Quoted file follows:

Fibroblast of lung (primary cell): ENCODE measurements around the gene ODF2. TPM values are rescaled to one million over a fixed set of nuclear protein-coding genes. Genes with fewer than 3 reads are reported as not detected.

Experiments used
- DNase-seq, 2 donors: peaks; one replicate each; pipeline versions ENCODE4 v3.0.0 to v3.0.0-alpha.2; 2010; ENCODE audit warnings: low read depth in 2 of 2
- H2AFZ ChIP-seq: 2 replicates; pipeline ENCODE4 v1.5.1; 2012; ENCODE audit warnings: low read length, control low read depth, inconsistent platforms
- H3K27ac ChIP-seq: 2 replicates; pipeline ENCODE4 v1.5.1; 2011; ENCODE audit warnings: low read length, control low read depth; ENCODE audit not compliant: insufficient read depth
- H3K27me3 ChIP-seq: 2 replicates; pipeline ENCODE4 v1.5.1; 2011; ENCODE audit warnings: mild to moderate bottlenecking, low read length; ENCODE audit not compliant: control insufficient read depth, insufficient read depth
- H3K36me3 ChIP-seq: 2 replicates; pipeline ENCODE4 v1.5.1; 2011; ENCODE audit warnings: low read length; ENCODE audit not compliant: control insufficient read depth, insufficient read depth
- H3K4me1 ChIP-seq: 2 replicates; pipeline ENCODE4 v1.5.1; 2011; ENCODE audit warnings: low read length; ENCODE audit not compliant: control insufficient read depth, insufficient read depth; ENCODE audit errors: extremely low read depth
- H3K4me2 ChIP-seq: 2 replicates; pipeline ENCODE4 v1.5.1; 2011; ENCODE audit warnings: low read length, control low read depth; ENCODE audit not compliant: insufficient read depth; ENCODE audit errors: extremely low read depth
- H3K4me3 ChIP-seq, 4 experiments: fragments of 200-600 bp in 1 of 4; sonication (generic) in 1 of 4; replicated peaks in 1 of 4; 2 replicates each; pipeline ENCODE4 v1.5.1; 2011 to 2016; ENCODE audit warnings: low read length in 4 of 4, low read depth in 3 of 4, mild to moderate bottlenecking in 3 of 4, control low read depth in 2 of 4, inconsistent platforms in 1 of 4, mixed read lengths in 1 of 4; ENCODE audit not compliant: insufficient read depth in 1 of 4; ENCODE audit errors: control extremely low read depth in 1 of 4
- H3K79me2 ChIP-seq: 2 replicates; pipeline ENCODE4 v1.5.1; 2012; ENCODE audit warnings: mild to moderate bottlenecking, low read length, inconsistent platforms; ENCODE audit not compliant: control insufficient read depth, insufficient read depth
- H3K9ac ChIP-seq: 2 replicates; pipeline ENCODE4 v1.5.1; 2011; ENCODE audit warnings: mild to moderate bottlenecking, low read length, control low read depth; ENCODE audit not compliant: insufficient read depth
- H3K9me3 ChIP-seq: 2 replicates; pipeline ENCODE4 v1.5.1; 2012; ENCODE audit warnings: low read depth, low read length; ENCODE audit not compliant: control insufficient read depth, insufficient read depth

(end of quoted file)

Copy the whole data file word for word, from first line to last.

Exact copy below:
Fibroblast of lung (primary cell): ENCODE measurements around the gene ODF2. TPM values are rescaled to one million over a fixed set of nuclear protein-coding genes. Genes with fewer than 3 reads are reported as not detected.

Experiments used
- DNase-seq, 2 donors: peaks; one replicate each; pipeline versions ENCODE4 v3.0.0 to v3.0.0-alpha.2; 2010; ENCODE audit warnings: low read depth in 2 of 2
- H2AFZ ChIP-seq: 2 replicates; pipeline ENCODE4 v1.5.1; 2012; ENCODE audit warnings: low read length, control low read depth, inconsistent platforms
- H3K27ac ChIP-seq: 2 replicates; pipeline ENCODE4 v1.5.1; 2011; ENCODE audit warnings: low read length, control low read depth; ENCODE audit not compliant: insufficient read depth
- H3K27me3 ChIP-seq: 2 replicates; pipeline ENCODE4 v1.5.1; 2011; ENCODE audit warnings: mild to moderate bottlenecking, low read length; ENCODE audit not compliant: control insufficient read depth, insufficient read depth
- H3K36me3 ChIP-seq: 2 replicates; pipeline ENCODE4 v1.5.1; 2011; ENCODE audit warnings: low read length; ENCODE audit not compliant: control insufficient read depth, insufficient read depth
- H3K4me1 ChIP-seq: 2 replicates; pipeline ENCODE4 v1.5.1; 2011; ENCODE audit warnings: low read length; ENCODE audit not compliant: control insufficient read depth, insufficient read depth; ENCODE audit errors: extremely low read depth
- H3K4me2 ChIP-seq: 2 replicates; pipeline ENCODE4 v1.5.1; 2011; ENCODE audit warnings: low read length, control low read depth; ENCODE audit not compliant: insufficient read depth; ENCODE audit errors: extremely low read depth
- H3K4me3 ChIP-seq, 4 experiments: fragments of 200-600 bp in 1 of 4; sonication (generic) in 1 of 4; replicated peaks in 1 of 4; 2 replicates each; pipeline ENCODE4 v1.5.1; 2011 to 2016; ENCODE audit warnings: low read length in 4 of 4, low read depth in 3 of 4, mild to moderate bottlenecking in 3 of 4, control low read depth in 2 of 4, inconsistent platforms in 1 of 4, mixed read lengths in 1 of 4; ENCODE audit not compliant: insufficient read depth in 1 of 4; ENCODE audit errors: control extremely low read depth in 1 of 4
- H3K79me2 ChIP-seq: 2 replicates; pipeline ENCODE4 v1.5.1; 2012; ENCODE audit warnings: mild to moderate bottlenecking, low read length, inconsistent platforms; ENCODE audit not compliant: control insufficient read depth, insufficient read depth
- H3K9ac ChIP-seq: 2 replicates; pipeline ENCODE4 v1.5.1; 2011; ENCODE audit warnings: mild to moderate bottlenecking, low read length, control low read depth; ENCODE audit not compliant: insufficient read depth
- H3K9me3 ChIP-seq: 2 replicates; pipeline ENCODE4 v1.5.1; 2012; ENCODE audit warnings: low read depth, low read length; ENCODE audit not compliant: control insufficient read depth, insufficient read depth